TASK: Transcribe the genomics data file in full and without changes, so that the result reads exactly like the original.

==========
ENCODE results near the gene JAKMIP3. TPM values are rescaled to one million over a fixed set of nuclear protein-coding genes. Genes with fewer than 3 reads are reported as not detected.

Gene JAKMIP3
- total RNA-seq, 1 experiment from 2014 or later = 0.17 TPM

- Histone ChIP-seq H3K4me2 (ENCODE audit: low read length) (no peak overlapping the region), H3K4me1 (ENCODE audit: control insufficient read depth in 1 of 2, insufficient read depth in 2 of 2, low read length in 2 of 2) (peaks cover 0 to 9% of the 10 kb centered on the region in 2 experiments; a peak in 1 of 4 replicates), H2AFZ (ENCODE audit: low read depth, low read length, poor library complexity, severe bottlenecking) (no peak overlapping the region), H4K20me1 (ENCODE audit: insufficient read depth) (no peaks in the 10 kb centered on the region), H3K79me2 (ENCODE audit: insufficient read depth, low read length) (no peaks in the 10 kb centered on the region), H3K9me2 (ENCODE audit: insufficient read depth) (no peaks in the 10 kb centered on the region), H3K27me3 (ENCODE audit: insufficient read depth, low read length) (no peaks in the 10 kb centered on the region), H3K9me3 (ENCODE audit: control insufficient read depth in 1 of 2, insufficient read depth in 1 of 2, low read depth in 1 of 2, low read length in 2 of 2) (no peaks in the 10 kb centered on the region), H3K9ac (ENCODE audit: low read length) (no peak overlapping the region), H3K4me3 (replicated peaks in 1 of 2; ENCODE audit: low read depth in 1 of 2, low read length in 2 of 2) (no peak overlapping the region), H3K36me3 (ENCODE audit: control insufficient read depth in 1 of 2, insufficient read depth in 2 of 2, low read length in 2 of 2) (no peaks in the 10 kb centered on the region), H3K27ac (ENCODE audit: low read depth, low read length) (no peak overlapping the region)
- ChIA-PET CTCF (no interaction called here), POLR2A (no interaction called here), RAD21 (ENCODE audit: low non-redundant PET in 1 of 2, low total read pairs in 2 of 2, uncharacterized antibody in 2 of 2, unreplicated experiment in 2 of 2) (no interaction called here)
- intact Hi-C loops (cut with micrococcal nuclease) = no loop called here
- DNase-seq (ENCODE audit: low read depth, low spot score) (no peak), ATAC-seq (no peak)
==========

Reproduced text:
ENCODE results near the gene JAKMIP3. TPM values are rescaled to one million over a fixed set of nuclear protein-coding genes. Genes with fewer than 3 reads are reported as not detected.

Gene JAKMIP3
- total RNA-seq, 1 experiment from 2014 or later = 0.17 TPM

- Histone ChIP-seq H3K4me2 (ENCODE audit: low read length) (no peak overlapping the region), H3K4me1 (ENCODE audit: control insufficient read depth in 1 of 2, insufficient read depth in 2 of 2, low read length in 2 of 2) (peaks cover 0 to 9% of the 10 kb centered on the region in 2 experiments; a peak in 1 of 4 replicates), H2AFZ (ENCODE audit: low read depth, low read length, poor library complexity, severe bottlenecking) (no peak overlapping the region), H4K20me1 (ENCODE audit: insufficient read depth) (no peaks in the 10 kb centered on the region), H3K79me2 (ENCODE audit: insufficient read depth, low read length) (no peaks in the 10 kb centered on the region), H3K9me2 (ENCODE audit: insufficient read depth) (no peaks in the 10 kb centered on the region), H3K27me3 (ENCODE audit: insufficient read depth, low read length) (no peaks in the 10 kb centered on the region), H3K9me3 (ENCODE audit: control insufficient read depth in 1 of 2, insufficient read depth in 1 of 2, low read depth in 1 of 2, low read length in 2 of 2) (no peaks in the 10 kb centered on the region), H3K9ac (ENCODE audit: low read length) (no peak overlapping the region), H3K4me3 (replicated peaks in 1 of 2; ENCODE audit: low read depth in 1 of 2, low read length in 2 of 2) (no peak overlapping the region), H3K36me3 (ENCODE audit: control insufficient read depth in 1 of 2, insufficient read depth in 2 of 2, low read length in 2 of 2) (no peaks in the 10 kb centered on the region), H3K27ac (ENCODE audit: low read depth, low read length) (no peak overlapping the region)
- ChIA-PET CTCF (no interaction called here), POLR2A (no interaction called here), RAD21 (ENCODE audit: low non-redundant PET in 1 of 2, low total read pairs in 2 of 2, uncharacterized antibody in 2 of 2, unreplicated experiment in 2 of 2) (no interaction called here)
- intact Hi-C loops (cut with micrococcal nuclease) = no loop called here
- DNase-seq (ENCODE audit: low read depth, low spot score) (no peak), ATAC-seq (no peak)